President Trump’s rollback of vehicle fuel economy standards would pump an additional 654 million metric tons of greenhouse gases into the atmosphere compared with tailpipe standards set by President Obama, according to new research.
The analysis by the Rhodium Group, an economic consulting firm, looked at the rollback’s cumulative impact on greenhouse gas emissions and oil consumption.
Trump’s rollback, formally known as the Safer Affordable Fuel-Efficient Vehicles (SAFE) Rule, has two main components.
The first part, released in September, blocked California and other states from setting tougher greenhouse gas emissions standards for cars than those issued by the federal government.
The second part, which could be released in the coming weeks, is expected to require a 1.5% annual increase in the fuel economy of cars and light trucks from 2021 to 2026. That’s much less stringent than the rules established under Obama, which required a 5% annual increase.
The analysis found that the 1.5% proposal would reduce greenhouse gas emissions by 143 million metric tons cumulatively through 2035, whereas the Obama-era standards were designed to result in a cumulative emissions reduction of 797 million metric tons.
The difference — 654 million metric tons — is significant. Put in context, it’s larger than the annual economywide emissions of more than 77% of countries on Earth.
"This makes it one of the biggest environmental rollbacks of the Trump era," Hannah Pitt, an analyst at the Rhodium Group and co-author of the analysis, said in an email to E&E News.
"The fuel economy regulations under threat are the primary federal policy currently on the books to address transportation emissions, the country’s largest source of greenhouse gases," Pitt added.
The analysis also found that the rollback would boost U.S. oil demand by 2.2 billion barrels from 2021 to 2035 relative to the Obama-era standards. That would cause drivers to pay an additional $231 billion at the gas pump over the same time period.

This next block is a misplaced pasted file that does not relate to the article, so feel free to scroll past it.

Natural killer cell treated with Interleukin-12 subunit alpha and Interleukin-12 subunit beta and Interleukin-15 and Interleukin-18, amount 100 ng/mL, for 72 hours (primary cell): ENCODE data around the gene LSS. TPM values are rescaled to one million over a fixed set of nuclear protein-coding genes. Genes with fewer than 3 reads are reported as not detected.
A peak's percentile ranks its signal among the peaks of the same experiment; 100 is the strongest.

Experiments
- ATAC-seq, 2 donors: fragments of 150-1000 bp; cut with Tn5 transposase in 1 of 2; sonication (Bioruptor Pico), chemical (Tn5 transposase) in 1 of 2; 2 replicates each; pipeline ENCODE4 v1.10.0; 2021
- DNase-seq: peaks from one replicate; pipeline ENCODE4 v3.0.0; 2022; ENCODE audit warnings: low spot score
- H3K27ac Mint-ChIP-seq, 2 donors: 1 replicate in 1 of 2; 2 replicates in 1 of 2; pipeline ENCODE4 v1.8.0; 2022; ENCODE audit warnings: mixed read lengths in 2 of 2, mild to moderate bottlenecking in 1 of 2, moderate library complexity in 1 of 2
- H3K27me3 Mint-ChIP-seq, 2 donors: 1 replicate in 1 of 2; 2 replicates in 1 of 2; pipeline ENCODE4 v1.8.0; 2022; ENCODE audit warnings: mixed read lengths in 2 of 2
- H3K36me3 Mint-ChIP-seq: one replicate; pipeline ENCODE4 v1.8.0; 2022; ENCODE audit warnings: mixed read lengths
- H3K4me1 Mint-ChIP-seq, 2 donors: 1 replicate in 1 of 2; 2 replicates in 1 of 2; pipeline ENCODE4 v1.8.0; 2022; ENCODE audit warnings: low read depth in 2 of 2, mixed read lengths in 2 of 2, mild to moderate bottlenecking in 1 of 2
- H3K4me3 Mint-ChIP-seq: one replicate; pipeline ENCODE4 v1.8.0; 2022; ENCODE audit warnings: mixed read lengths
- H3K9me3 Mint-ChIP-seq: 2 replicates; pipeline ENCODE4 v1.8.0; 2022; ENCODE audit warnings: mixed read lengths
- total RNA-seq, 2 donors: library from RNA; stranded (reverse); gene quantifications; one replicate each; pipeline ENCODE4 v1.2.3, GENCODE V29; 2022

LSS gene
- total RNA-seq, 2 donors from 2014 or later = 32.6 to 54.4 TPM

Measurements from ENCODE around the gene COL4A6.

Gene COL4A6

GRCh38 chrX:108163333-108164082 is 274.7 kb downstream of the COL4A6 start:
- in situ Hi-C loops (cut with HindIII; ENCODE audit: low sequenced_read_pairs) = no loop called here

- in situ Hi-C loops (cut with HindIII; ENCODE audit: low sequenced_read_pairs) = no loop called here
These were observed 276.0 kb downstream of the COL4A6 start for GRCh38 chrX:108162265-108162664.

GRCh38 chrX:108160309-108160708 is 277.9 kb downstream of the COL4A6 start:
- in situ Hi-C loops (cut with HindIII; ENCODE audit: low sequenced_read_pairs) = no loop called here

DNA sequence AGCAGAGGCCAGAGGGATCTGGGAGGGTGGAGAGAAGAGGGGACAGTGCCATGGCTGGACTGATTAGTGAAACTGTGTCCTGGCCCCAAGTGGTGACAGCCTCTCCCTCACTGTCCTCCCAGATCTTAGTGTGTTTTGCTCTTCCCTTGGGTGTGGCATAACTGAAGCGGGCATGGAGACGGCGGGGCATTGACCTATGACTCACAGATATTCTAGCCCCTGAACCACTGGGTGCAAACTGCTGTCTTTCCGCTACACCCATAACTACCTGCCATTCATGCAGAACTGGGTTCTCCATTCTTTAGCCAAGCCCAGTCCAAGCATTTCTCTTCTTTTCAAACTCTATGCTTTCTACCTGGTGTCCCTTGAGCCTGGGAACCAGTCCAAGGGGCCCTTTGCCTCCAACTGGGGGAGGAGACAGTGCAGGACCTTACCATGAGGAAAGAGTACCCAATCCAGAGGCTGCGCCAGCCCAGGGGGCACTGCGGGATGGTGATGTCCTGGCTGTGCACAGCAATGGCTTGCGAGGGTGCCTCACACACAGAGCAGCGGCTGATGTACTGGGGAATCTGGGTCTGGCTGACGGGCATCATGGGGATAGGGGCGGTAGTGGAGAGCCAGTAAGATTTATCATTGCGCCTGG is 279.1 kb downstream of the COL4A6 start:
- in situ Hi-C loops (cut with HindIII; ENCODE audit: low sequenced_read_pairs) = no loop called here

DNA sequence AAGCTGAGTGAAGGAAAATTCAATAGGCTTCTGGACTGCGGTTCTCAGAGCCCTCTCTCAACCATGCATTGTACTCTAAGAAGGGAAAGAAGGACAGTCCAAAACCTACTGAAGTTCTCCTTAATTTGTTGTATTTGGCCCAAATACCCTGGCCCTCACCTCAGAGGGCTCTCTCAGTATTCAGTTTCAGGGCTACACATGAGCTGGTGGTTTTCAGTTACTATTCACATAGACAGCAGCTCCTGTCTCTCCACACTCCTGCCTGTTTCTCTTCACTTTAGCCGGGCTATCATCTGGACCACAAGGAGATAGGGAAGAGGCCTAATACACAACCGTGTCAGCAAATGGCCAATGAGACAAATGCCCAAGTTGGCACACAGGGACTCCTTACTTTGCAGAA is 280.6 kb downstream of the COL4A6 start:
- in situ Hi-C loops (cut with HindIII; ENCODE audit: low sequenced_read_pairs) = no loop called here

The analysis comes as the Trump administration struggles to finalize the second part of the rollback, which is a joint rulemaking between EPA and the National Highway Traffic Safety Administration.
The two agencies sent the second part of the rollback to the White House Office of Management and Budget for a standard review on Jan. 15 (Greenwire, Jan. 15).
But The New York Times reported that the proposal contains several glaring errors and lacks a regulatory impact analysis, a key legal requirement.
The cost-benefit analysis also shows that consumers would lose more money than they would gain, the Times reported, citing six people familiar with the documents.
These shortcomings ultimately could jeopardize the Trump administration’s ability to finalize the second part of the rollback before the November presidential elections, which could render the issue moot if a Democrat denies Trump a second term and a chance to implement it.
Asked for comment, an EPA spokesperson said in an email to E&E News: "The Administration’s proposal is still undergoing interagency review and we are focused on working with NHTSA and OMB to ensure the finalization of the SAFE Rule. The SAFE Rule when finalized will reduce the cost of new vehicles and save lives."
An NHTSA spokesperson said in an email: "The SAFE rule incorporates hundreds of thousands of public comments and extensive scientific and economic analyses from NHTSA and EPA experts. The rule will benefit all Americans by improving the U.S. fleet’s fuel economy, reducing air pollution, and making new vehicles more affordable. And because new vehicles are safer than ever, the standards set by the SAFE Vehicles Final Rule will ultimately save lives and reduce the number of Americans seriously injured in car crashes. When finalized, this rule will be a win for all Americans."